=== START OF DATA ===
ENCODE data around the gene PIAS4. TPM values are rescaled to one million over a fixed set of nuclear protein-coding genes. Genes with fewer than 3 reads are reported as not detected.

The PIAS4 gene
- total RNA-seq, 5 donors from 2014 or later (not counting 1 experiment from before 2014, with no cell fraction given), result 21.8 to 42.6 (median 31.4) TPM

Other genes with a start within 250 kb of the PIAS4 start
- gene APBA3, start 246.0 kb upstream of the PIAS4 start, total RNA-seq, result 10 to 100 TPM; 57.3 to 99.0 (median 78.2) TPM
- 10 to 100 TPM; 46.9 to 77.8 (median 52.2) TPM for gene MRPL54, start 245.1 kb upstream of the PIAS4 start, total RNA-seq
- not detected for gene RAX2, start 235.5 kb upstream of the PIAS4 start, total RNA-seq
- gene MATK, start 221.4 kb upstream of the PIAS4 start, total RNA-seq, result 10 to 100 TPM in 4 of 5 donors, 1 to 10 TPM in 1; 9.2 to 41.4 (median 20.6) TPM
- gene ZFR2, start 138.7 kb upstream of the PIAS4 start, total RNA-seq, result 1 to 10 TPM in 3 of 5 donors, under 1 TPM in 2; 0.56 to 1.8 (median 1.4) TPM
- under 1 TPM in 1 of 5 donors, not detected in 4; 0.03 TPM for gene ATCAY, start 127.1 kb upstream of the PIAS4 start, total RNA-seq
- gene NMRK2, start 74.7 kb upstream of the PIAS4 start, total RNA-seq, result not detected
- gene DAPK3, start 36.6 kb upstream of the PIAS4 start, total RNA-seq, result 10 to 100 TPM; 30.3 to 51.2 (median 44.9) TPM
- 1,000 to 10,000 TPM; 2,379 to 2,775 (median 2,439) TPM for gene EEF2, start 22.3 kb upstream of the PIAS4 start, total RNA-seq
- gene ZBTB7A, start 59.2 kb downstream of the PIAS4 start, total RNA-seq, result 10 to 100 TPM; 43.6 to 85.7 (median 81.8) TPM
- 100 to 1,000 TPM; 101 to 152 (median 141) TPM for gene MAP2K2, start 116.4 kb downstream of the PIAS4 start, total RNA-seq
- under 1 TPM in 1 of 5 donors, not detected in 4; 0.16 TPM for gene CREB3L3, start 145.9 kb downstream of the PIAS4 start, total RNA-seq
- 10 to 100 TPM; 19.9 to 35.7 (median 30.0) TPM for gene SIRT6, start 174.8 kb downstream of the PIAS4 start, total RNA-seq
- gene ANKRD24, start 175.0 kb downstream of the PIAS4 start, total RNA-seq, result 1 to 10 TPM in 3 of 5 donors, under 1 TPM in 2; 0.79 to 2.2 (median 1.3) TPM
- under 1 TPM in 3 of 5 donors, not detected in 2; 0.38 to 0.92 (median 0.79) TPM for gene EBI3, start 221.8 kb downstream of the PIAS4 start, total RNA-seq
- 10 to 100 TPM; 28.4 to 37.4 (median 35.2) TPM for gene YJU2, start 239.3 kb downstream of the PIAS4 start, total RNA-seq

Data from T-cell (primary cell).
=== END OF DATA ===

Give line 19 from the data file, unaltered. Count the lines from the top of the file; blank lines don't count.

- under 1 TPM in 3 of 5 donors, not detected in 2; 0.38 to 0.92 (median 0.79) TPM for gene EBI3, start 221.8 kb downstream of the PIAS4 start, total RNA-seq